Create a platform with your arms. The platform is the area between both your wrists and elbows which is the "sweet spot" for hitting the ball. To create your platform, the most important thing you need to do is to clasp your hands together correctly while holding your arms straight in front of you, slightly below your waist, with your shoulders arched.

Clasp your hands in front of you, with your thumbs together, side-by-side. Don't lace your fingers together, for this will make you lose control of the ball. If you're using the cup method, then your thumbs should be parallel with each other, and your four fingers on each hand will be parallel with each other as well.

Remember to keep your elbows locked and your knees bent. Use your legs. Using your knees, and your arms, push through the ball. If you're a younger player 12 and under , you can benefit from bending your knees and using them to power your legs and get momentum to guide the ball.

Hit the ball with both arms. Position yourself so that you hit the ball with both. Otherwise, you won't be able to aim the ball correctly and could be fouled. This can be a bit tricky, when the ball is coming at you at an unexpected angle, but it's always important to position yourself so that your ball hits your arms with equal force so you can aim and hit it correctly. Move to the ball so that it will come down squarely in front of you.

You can bump the ball backwards, of course, but you still want to make sure that you make contact with the ball right in front of you you may need to turn away from the net. You should face the direction the ball is coming with your shoulders and the front of your body for best results. If you do need it to go back, carefully swing your arms backward, as much as is needed.

Pass the ball. Keep your eye on the ball. Follow the trajectory of the ball as it comes down and even as you hit it. Make contact with the ball at about waist-level. When the ball is right above your forearms, straighten your legs so that your arms move up to meet it.

Try to contact the ball on your forearms above the hand but below the elbow joint. At the same time, move your arms forward and up slightly, but do not swing your arms. Contrary to what a lot of people think, the majority of the force should come from your legs. Aim the ball. Dip or twist your shoulder to aim the ball. You can't really aim with your forearms, because you need to keep them flat in order to provide a good platform for the ball. Instead move from the shoulders so that both arms stay together and move as one unit.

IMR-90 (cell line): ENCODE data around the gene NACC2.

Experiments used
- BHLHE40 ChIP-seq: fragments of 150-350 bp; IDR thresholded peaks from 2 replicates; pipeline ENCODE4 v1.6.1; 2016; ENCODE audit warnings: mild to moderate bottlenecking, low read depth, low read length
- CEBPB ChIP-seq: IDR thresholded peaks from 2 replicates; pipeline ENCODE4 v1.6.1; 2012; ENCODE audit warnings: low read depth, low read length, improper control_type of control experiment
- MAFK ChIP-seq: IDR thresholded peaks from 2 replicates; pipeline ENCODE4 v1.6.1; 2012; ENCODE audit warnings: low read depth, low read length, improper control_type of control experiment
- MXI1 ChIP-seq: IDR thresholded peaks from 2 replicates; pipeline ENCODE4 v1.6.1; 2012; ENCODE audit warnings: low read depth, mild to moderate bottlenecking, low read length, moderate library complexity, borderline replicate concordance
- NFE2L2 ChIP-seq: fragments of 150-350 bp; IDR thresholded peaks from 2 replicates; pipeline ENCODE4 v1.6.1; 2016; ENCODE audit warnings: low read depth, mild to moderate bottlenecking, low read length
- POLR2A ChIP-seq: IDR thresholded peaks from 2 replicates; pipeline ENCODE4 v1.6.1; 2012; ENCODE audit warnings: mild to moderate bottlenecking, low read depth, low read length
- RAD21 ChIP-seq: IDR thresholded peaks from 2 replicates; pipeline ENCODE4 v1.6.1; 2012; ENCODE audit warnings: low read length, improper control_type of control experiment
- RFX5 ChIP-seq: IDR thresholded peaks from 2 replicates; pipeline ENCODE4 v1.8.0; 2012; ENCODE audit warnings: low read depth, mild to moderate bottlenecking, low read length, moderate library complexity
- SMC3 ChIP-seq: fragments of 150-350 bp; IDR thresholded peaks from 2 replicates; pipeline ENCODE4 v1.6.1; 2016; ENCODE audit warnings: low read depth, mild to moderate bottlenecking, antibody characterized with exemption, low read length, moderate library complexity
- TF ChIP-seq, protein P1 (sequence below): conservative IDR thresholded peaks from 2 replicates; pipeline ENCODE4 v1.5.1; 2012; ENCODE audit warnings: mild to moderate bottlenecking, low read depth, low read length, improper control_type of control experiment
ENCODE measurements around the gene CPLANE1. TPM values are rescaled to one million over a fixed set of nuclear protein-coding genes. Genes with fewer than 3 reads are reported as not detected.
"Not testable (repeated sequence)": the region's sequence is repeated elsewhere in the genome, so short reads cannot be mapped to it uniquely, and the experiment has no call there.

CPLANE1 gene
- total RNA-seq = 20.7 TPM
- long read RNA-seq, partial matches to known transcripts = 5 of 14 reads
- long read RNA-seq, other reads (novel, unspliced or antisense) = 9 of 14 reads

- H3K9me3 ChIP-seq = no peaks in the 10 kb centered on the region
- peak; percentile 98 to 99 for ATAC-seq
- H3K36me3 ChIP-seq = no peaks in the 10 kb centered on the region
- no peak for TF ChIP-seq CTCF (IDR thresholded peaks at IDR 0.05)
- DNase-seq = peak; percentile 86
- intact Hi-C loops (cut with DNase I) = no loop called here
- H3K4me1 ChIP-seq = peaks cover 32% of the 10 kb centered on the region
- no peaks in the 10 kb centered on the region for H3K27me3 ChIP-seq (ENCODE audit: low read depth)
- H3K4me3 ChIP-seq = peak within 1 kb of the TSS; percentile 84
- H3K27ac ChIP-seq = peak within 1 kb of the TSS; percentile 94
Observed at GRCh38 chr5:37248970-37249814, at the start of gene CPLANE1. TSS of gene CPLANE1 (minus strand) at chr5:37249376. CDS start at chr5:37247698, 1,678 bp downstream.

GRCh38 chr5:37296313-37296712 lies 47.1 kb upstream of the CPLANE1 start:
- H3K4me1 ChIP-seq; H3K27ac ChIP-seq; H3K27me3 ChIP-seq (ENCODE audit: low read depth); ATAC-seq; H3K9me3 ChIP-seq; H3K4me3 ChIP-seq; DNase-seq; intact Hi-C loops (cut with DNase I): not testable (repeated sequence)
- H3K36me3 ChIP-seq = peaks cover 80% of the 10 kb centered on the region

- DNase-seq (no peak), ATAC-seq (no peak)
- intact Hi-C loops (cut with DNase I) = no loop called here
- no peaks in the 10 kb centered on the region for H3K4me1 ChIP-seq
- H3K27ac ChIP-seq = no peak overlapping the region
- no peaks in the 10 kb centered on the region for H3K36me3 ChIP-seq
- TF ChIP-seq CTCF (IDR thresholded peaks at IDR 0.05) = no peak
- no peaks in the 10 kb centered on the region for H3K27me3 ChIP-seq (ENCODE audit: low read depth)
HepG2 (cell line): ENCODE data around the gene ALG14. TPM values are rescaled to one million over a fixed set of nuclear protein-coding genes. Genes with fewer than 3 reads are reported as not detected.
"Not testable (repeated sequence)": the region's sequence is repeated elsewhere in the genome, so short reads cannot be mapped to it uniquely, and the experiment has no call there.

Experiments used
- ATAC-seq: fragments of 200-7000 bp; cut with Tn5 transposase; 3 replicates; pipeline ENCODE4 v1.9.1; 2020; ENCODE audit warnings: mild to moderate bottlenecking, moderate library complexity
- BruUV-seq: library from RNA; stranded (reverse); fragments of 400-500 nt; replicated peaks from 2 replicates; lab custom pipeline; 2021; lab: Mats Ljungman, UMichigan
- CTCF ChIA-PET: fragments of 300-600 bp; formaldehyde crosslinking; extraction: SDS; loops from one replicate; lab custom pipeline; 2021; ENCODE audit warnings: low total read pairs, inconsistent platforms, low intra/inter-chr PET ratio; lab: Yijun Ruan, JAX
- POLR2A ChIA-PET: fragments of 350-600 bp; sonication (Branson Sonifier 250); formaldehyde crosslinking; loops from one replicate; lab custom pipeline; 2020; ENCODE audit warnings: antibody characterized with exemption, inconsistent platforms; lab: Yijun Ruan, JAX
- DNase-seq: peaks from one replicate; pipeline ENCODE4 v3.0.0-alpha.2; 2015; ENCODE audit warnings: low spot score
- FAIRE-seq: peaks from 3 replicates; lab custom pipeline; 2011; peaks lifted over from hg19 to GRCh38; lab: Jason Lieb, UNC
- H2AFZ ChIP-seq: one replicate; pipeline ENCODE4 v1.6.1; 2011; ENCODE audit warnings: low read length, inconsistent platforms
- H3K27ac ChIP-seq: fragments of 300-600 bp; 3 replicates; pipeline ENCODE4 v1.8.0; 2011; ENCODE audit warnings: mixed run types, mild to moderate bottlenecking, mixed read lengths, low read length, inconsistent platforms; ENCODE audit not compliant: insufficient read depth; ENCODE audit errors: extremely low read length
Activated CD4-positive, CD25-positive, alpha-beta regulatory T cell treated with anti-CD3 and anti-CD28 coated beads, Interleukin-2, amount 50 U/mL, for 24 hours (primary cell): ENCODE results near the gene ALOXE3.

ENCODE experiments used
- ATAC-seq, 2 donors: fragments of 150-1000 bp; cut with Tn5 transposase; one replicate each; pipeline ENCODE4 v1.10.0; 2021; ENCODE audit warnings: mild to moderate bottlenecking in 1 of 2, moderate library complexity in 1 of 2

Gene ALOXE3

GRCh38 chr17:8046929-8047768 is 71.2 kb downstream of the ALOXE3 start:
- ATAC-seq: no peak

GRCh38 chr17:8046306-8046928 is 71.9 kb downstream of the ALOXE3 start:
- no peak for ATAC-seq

Ideally, you can square up with the ball point your feet at the target so you can just hit it straight forward.

Remember to aim the ball slightly to the right of the center of the net, since that is where the setter should be standing. Use your platform to help you aim the ball. Keep your eye on the ball after you bump it.

Watch the ball with your eyes, not your whole body, try to keep your chin down, because it gives you more control of the ball. Some coaches will even have you put the collar of your shirt in your mouth to keep your chin down.

Once you release the ball, separate your hands, but still keep them half a foot or so apart, anticipating the ball's next movement and get ready to hit the volleyball.

The lower you get, the more push you have when you stand up. The key is to not swing your arms. Not Helpful 23 Helpful The ball will fly down and under the net instead of nice and high.

To fix this, bend your legs more so that you are closer to the ground. Not Helpful 31 Helpful To move it towards the right, drop your right shoulder a little. To move it to the left, drop your left shoulder. The closer your hands are to the ground, the lower the volleyball will go. Not Helpful 35 Helpful If the ball is spinning sideways after you pass it, then you were still moving while the ball was making contact with your platform.

To fix this common mistake, stop your feet before passing the ball. Not Helpful 20 Helpful Yes, you should pass or dig the volleyball with your forearms not your upper arms or hands. Not Helpful 43 Helpful Getting hit by a volleyball rarely hurts unless it's in the face.

Just keep practicing handling hard hits, and you'll get used to it. Wear long sleeves to protect your forearms. Not Helpful 30 Helpful My wrists usually hurt after bumping.

Is that natural when you first start playing, or am I doing something wrong? If you are letting the ball strike your wrists to bump it, then yes, you are doing something wrong. You are supposed to use the flat section created by your forearms to bump a ball.

If you are straining your wrists too much to hold your arms together, just loosen them up a little. Eventually you will get better at bumping and won't be so tense in the arms. Not Helpful 12 Helpful Keep your hands together for a half second after contacting the ball, then separate them from each other.

Shuffle back to your position while watching the ball. Not Helpful 29 Helpful Lock your elbows. On a ball near the floor, you can bend your elbows slightly. Not Helpful 28 Helpful